An immunohistochemical procedure to detect patients with paraganglioma and phaeochromocytoma with germline SDHB, SDHC, or SDHD gene mutations: a retrospective and prospective analysis

Department of Pathology, Josephine Nefkens Institute, Erasmus MC, University Medical Center, Rotterdam, Netherlands.
The Lancet Oncology (Impact Factor: 24.73). 09/2009; 10(8):764-71. DOI: 10.1016/S1470-2045(09)70164-0
Source: PubMed

ABSTRACT Phaeochromocytomas and paragangliomas are neuro-endocrine tumours that occur sporadically and in several hereditary tumour syndromes, including the phaeochromocytoma–paraganglioma syndrome. This syndrome is caused by germline mutations in succinate dehydrogenase B (SDHB), C (SDHC), or D (SDHD) genes. Clinically, the phaeochromocytoma–paraganglioma syndrome is often unrecognised, although 10–30% of apparently sporadic phaeochromocytomas and paragangliomas harbour germline SDH-gene mutations. Despite these figures, the screening of phaeochromocytomas and paragangliomas for mutations in the SDH genes to detect phaeochromocytoma–paraganglioma syndrome is rarely done because of time and financial constraints. We investigated whether SDHB immunohistochemistry could effectively discriminate between SDH-related and non-SDH-related phaeochromocytomas and paragangliomas in large retrospective and prospective tumour series.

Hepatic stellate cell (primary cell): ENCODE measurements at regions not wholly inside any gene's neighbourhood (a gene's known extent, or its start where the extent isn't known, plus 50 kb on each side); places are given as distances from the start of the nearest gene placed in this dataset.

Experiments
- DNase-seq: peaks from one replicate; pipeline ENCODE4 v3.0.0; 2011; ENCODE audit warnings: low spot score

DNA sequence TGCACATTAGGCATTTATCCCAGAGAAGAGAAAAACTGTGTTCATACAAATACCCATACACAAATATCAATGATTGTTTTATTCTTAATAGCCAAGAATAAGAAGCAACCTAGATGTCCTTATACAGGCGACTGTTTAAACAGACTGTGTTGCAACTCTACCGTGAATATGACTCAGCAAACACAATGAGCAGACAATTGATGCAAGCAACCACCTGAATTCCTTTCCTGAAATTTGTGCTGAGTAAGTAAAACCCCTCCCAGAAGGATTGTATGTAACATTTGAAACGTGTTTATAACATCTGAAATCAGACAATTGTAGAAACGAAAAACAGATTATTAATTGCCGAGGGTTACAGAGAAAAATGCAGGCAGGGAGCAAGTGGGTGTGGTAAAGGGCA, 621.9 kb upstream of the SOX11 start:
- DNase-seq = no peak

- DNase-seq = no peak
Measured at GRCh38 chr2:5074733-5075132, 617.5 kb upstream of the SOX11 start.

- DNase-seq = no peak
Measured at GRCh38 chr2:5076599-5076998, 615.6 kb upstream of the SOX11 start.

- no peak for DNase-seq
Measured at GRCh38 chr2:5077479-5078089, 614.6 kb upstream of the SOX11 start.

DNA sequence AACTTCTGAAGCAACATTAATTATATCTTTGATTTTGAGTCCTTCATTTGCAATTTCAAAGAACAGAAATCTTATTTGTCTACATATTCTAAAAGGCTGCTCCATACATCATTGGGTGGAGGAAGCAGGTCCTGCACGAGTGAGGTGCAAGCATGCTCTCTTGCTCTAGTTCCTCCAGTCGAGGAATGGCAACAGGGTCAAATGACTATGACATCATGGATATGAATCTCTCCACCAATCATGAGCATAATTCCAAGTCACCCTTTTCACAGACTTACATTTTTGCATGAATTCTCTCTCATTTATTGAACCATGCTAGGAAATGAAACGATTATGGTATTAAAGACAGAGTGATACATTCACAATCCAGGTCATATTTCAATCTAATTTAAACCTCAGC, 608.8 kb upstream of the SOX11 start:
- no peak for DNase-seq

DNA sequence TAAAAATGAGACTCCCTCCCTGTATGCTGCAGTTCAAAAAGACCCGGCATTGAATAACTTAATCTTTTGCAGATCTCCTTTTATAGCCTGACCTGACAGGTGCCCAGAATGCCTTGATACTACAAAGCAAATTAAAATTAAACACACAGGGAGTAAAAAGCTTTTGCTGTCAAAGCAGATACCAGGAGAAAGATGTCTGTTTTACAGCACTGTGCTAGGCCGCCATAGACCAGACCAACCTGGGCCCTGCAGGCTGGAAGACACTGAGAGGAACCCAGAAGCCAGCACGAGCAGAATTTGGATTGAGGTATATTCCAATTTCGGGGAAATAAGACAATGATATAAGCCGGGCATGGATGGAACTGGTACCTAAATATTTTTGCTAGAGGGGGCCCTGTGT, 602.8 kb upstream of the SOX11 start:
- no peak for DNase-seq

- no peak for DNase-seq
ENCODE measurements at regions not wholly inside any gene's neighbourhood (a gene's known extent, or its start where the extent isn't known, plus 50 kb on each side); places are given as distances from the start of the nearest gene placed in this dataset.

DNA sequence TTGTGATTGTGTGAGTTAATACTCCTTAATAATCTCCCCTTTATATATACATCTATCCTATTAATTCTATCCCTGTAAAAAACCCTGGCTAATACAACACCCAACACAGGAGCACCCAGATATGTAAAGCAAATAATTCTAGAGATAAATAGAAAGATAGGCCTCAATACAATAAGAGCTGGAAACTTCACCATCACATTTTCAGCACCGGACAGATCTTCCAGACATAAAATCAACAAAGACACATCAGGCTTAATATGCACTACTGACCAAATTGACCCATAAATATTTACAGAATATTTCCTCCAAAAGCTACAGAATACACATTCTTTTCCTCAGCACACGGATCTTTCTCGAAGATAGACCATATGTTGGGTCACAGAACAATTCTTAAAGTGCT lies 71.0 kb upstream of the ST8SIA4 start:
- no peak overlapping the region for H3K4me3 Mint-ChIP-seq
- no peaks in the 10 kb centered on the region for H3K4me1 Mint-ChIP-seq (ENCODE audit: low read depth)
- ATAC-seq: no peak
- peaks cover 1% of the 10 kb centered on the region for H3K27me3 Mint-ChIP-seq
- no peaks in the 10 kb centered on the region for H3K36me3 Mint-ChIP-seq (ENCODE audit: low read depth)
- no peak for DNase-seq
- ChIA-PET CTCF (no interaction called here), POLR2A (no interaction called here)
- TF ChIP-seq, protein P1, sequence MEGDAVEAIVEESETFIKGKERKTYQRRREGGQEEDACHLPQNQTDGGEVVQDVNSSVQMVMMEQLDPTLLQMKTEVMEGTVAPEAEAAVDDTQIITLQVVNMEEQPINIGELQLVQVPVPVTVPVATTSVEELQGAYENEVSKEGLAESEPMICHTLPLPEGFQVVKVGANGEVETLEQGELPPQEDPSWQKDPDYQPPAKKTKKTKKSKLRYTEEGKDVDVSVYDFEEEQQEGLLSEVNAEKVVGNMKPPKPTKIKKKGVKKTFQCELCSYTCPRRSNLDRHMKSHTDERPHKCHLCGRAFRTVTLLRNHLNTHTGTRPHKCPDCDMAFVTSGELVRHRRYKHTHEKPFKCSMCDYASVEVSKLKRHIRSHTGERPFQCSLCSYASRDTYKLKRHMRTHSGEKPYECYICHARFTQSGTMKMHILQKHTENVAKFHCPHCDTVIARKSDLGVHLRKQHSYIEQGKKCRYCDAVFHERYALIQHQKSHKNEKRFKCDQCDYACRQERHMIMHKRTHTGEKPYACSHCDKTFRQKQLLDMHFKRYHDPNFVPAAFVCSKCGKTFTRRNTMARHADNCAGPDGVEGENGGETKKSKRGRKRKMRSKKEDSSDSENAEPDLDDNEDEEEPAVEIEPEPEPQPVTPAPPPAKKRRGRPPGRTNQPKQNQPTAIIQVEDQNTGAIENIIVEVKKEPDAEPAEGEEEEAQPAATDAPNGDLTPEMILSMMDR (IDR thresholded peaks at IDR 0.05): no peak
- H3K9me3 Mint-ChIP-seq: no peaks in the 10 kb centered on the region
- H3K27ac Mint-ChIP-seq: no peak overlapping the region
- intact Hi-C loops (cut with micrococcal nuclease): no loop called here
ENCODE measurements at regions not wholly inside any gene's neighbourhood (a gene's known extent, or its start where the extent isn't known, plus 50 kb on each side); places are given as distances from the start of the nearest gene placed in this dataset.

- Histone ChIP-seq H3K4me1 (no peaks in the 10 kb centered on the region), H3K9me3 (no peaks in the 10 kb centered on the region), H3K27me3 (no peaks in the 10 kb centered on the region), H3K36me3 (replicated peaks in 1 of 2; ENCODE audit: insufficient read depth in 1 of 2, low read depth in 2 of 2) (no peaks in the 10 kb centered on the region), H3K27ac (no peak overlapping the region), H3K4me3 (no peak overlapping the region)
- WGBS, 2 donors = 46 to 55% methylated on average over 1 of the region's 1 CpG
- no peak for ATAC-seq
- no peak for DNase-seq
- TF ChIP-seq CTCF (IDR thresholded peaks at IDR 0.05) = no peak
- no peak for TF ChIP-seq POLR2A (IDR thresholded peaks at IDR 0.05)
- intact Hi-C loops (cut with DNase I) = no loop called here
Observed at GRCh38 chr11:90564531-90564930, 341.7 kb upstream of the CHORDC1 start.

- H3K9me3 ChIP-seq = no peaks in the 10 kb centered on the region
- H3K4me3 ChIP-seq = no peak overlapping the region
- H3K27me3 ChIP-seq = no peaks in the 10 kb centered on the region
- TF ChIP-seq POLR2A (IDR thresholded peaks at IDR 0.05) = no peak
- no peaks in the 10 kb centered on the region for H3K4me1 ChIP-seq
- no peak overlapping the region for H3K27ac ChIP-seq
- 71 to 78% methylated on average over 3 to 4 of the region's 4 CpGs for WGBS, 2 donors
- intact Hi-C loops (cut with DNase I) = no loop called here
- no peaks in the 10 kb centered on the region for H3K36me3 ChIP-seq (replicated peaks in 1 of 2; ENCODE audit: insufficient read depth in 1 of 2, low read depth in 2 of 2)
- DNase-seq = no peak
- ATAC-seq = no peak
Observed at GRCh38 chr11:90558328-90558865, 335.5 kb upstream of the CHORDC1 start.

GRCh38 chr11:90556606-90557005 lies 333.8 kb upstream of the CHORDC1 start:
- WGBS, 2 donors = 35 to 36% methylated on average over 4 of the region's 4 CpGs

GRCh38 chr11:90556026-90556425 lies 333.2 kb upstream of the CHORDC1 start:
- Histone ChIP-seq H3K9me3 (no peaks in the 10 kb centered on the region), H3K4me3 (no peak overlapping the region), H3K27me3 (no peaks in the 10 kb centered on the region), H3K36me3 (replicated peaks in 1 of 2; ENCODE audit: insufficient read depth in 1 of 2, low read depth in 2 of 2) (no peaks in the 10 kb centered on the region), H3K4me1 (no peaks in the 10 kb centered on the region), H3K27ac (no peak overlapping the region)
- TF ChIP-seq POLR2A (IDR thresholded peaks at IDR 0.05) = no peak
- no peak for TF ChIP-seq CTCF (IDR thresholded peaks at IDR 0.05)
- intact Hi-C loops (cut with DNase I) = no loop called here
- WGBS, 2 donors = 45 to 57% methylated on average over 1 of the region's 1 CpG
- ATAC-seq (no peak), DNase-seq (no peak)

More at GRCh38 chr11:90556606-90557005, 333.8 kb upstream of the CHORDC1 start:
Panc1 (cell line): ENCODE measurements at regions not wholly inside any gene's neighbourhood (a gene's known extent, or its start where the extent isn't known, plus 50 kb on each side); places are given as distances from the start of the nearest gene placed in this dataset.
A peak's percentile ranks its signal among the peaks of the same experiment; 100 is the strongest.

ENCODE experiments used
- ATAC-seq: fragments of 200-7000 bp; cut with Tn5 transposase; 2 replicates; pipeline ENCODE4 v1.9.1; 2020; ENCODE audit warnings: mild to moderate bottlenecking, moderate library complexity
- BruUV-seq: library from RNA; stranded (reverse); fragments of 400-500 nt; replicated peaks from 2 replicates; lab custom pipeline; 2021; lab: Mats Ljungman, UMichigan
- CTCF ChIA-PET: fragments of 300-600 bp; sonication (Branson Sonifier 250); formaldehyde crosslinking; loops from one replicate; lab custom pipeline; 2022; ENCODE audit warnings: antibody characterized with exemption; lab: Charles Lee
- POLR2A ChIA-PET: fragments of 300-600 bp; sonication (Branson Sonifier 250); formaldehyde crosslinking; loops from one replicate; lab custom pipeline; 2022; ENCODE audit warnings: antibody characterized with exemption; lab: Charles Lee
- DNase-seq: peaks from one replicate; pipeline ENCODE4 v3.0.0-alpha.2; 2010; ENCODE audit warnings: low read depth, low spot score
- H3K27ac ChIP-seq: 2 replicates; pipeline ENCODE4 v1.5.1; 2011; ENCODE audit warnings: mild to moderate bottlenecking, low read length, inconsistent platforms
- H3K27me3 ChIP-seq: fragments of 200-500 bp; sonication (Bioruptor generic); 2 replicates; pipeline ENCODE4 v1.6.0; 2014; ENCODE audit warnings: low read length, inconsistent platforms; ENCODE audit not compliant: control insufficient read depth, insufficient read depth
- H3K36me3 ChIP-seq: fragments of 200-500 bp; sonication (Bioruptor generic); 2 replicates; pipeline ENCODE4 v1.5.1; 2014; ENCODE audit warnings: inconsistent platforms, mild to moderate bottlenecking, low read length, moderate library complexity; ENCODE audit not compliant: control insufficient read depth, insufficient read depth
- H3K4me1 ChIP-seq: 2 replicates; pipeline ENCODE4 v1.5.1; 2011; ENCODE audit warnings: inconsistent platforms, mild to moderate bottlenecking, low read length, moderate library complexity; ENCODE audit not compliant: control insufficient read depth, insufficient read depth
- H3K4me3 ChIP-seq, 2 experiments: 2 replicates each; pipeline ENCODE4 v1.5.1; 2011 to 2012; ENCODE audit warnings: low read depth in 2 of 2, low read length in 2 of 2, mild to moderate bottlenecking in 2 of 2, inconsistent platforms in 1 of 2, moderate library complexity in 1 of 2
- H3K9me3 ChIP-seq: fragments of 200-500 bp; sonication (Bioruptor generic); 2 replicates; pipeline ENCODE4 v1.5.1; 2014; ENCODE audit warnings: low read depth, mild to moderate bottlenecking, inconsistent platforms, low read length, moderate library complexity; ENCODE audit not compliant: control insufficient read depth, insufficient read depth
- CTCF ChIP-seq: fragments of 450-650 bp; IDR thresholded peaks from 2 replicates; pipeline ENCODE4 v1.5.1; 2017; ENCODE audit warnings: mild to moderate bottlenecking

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Available from: Judith Favier, Feb 05, 2014